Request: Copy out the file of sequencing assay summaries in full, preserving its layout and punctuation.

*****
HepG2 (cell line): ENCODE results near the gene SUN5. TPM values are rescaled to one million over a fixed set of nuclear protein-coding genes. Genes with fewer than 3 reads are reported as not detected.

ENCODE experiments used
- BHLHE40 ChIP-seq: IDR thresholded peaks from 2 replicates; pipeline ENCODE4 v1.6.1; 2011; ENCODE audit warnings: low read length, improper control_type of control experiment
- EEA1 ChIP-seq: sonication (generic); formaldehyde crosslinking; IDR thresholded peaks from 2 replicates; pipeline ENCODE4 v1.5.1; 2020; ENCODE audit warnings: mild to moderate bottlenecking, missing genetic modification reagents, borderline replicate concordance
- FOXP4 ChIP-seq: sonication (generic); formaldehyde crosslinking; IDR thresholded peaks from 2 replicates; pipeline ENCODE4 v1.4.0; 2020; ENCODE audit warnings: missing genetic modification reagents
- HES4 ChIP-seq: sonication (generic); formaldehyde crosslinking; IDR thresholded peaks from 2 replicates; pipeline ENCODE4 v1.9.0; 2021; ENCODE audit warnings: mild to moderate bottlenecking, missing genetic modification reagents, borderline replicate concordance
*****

HepG2 (cell line): ENCODE results near the gene SUN5. TPM values are rescaled to one million over a fixed set of nuclear protein-coding genes. Genes with fewer than 3 reads are reported as not detected.

ENCODE experiments used
- BHLHE40 ChIP-seq: IDR thresholded peaks from 2 replicates; pipeline ENCODE4 v1.6.1; 2011; ENCODE audit warnings: low read length, improper control_type of control experiment
- EEA1 ChIP-seq: sonication (generic); formaldehyde crosslinking; IDR thresholded peaks from 2 replicates; pipeline ENCODE4 v1.5.1; 2020; ENCODE audit warnings: mild to moderate bottlenecking, missing genetic modification reagents, borderline replicate concordance
- FOXP4 ChIP-seq: sonication (generic); formaldehyde crosslinking; IDR thresholded peaks from 2 replicates; pipeline ENCODE4 v1.4.0; 2020; ENCODE audit warnings: missing genetic modification reagents
- HES4 ChIP-seq: sonication (generic); formaldehyde crosslinking; IDR thresholded peaks from 2 replicates; pipeline ENCODE4 v1.9.0; 2021; ENCODE audit warnings: mild to moderate bottlenecking, missing genetic modification reagents, borderline replicate concordance